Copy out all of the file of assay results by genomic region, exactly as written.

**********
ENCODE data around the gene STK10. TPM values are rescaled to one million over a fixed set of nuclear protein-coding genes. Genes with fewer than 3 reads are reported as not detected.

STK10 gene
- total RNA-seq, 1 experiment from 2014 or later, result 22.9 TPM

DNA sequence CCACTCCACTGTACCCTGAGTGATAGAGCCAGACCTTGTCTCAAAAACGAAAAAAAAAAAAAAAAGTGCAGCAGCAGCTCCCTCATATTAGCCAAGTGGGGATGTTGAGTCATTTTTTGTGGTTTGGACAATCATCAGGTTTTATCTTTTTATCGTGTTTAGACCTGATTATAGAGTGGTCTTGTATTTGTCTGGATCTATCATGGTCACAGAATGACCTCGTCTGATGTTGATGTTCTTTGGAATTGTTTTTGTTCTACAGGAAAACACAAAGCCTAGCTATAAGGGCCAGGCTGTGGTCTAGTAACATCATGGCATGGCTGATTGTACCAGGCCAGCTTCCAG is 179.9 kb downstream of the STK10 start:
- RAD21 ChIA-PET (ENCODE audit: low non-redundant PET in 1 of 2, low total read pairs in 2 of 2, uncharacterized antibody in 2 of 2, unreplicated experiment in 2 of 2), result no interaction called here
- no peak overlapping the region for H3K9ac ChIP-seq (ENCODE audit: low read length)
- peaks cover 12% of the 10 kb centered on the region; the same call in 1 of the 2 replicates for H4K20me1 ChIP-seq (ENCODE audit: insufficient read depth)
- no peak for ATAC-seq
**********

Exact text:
ENCODE data around the gene STK10. TPM values are rescaled to one million over a fixed set of nuclear protein-coding genes. Genes with fewer than 3 reads are reported as not detected.

STK10 gene
- total RNA-seq, 1 experiment from 2014 or later, result 22.9 TPM

DNA sequence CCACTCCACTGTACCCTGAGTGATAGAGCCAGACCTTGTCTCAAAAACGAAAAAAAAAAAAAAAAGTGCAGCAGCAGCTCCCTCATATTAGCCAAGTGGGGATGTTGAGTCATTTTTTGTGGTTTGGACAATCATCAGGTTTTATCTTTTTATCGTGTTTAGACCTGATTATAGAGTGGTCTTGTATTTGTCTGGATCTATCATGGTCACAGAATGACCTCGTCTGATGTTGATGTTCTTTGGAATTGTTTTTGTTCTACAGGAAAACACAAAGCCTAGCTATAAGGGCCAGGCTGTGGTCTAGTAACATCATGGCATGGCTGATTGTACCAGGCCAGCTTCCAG is 179.9 kb downstream of the STK10 start:
- RAD21 ChIA-PET (ENCODE audit: low non-redundant PET in 1 of 2, low total read pairs in 2 of 2, uncharacterized antibody in 2 of 2, unreplicated experiment in 2 of 2), result no interaction called here
- no peak overlapping the region for H3K9ac ChIP-seq (ENCODE audit: low read length)
- peaks cover 12% of the 10 kb centered on the region; the same call in 1 of the 2 replicates for H4K20me1 ChIP-seq (ENCODE audit: insufficient read depth)
- no peak for ATAC-seq